A test case on swimming pool segregation involving three local Negroes barred from Roosevelt swimming pool appears to be shaping up in San Antonio. (See June 19.)

Tuesday, August 3, 2010

August 3 in San Antonio history...

With the posting of a 1-cent per gallon advance by the Grayburg Oil Co. today gasoline reached peak price per gallon for the year. Gas now sells for 20 cents a gallon.

Health Department officials today seized 500 pounds of pecans that had been farmed out for shelling in eight private homes. This practice is a violation of the city ordinance and has been the cause of much criticism.

Sunday, the first Sabbath since the lifting of the polio ban, found San Antonio children again starched, cleaned behind the ears and ready for Sunday school.

Monday, August 2, 2010

August 2 in San Antonio history...

Bexar Country today boasted its first woman sheriff. Mrs. Matilda Stevens, widow of Sheriff James Stevens, who died last night, was appointed to fill his unexpired term by the Commissioners Court.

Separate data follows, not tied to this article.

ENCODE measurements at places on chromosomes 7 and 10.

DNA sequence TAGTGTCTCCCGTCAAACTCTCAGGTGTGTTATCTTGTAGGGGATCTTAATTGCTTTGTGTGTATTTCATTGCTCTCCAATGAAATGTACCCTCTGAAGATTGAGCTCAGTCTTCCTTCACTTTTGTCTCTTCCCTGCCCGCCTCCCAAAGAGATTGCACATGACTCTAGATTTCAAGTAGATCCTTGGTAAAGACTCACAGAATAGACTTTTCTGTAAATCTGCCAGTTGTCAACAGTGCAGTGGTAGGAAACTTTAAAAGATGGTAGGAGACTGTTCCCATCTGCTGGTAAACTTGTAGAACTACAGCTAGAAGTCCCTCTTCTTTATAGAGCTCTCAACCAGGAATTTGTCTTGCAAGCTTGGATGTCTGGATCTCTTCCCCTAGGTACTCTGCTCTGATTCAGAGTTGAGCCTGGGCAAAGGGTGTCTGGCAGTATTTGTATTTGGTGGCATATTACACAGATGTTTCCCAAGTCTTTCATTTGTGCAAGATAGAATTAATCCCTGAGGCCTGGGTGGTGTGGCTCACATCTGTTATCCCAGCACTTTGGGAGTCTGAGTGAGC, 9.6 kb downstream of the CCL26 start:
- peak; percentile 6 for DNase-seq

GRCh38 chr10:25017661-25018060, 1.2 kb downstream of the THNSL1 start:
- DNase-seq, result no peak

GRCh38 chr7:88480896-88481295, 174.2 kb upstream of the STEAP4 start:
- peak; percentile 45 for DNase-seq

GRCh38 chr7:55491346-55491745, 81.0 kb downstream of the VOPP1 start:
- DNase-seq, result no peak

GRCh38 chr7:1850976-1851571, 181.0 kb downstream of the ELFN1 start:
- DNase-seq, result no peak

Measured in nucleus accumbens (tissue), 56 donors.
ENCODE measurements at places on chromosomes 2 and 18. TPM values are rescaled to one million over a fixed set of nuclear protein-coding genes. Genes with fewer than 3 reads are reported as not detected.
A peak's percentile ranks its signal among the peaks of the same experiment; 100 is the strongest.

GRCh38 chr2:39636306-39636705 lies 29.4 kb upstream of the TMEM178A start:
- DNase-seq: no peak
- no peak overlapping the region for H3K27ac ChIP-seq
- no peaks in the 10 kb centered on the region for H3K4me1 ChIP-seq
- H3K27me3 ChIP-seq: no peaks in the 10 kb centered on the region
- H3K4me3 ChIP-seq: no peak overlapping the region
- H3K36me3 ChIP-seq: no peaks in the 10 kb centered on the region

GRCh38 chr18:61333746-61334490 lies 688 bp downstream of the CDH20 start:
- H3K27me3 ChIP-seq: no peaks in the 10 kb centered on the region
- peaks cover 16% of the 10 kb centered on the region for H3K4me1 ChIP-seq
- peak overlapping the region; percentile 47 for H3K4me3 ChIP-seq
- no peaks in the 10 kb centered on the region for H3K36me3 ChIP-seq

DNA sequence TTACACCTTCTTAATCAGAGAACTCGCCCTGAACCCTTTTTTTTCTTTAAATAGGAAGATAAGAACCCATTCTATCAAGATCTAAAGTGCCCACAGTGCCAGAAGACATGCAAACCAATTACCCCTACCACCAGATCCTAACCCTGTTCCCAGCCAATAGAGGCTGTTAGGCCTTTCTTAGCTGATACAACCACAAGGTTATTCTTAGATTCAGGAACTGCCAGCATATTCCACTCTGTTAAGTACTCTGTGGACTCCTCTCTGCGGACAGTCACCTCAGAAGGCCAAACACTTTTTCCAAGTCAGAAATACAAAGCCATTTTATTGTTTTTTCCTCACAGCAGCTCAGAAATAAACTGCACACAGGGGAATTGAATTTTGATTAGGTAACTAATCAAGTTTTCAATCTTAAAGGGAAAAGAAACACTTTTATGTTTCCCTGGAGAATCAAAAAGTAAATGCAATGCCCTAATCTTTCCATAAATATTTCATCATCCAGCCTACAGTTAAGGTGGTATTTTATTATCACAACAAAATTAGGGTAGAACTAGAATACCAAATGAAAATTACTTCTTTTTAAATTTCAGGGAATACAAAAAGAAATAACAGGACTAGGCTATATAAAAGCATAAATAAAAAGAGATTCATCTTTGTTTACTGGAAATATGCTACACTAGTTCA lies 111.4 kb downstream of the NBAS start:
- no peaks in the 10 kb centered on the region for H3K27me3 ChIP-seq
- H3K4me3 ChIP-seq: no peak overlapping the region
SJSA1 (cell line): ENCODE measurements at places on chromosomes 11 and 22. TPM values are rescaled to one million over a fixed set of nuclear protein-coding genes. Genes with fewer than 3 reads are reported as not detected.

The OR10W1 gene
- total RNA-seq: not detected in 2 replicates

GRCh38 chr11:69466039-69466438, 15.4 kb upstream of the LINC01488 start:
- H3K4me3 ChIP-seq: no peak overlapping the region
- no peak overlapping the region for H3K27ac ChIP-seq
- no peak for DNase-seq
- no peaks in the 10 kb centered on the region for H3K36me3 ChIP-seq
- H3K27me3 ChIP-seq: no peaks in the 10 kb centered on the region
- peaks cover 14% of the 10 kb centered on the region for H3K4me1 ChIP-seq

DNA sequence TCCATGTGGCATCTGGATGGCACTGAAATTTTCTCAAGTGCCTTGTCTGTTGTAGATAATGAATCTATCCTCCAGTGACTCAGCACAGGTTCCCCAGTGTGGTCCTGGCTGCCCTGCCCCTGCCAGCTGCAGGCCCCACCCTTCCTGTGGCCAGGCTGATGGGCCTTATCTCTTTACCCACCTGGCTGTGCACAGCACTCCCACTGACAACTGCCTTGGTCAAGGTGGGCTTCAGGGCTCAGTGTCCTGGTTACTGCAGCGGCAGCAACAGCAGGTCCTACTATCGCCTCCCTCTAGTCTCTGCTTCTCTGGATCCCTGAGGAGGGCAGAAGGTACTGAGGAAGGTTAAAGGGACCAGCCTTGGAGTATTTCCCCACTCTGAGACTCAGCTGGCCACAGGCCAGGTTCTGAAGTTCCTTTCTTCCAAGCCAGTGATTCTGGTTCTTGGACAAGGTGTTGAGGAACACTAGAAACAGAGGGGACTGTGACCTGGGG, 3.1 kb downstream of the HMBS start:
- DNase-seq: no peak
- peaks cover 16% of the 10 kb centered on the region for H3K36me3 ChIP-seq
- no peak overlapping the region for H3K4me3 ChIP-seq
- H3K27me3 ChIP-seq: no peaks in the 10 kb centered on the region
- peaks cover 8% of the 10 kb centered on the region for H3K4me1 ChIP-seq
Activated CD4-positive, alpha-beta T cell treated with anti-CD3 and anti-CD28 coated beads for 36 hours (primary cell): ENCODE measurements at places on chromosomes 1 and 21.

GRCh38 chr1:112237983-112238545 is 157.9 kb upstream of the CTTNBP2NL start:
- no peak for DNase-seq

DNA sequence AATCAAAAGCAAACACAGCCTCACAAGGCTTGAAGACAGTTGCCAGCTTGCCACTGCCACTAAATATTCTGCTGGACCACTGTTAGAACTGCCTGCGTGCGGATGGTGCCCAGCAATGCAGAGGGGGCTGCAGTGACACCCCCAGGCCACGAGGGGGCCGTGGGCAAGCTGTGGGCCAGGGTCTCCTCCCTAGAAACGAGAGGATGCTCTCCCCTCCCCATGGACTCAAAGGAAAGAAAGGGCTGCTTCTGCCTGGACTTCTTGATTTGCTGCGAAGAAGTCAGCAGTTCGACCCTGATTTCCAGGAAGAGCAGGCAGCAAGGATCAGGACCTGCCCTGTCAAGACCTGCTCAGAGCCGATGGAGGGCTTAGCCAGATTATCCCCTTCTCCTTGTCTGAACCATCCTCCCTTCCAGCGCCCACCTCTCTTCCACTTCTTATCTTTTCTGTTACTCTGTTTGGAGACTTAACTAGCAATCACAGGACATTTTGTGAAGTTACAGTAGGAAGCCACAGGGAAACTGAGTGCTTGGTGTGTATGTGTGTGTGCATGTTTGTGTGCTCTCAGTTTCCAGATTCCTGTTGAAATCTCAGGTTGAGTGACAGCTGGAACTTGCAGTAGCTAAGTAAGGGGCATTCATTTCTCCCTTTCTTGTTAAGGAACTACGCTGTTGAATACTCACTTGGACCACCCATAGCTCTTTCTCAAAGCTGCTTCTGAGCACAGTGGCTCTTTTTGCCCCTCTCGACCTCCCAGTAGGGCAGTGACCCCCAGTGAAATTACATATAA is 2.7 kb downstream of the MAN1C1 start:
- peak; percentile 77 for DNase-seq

The four county commissioners are in favor of restoring the "chain gang" to prevent an influx of hoboes during the winter. Use of the gang was ended 10 years ago.

The Jolly Jack restaurant holds its grand opening at 4318 Broadway, offering free soft drinks and free pirate hats. (right)

Sunday, August 1, 2010

August 1 in San Antonio history...

A San Antonio Army officer retured from Cuba, says his all-Negro regiment is the one which went to the rescue of the Rough Riders and which prevented Roosevelt's men from being annihilated.

Scores of San Antonians felt much relieved when they awoke this morning to discover the city was not in flames. The prediction, made two months ago, that San Antonio would be destroyed by fire between July 19 and August 1 of this year, failed to materialize.

San Antonio has again been called upon to save fuel through the use of fewer lights for illumination. A new fuel order requires streetlights to be kept at minimum and lights for display and illumination of businesses to be sharply reduced. Two nights a week will be lightless.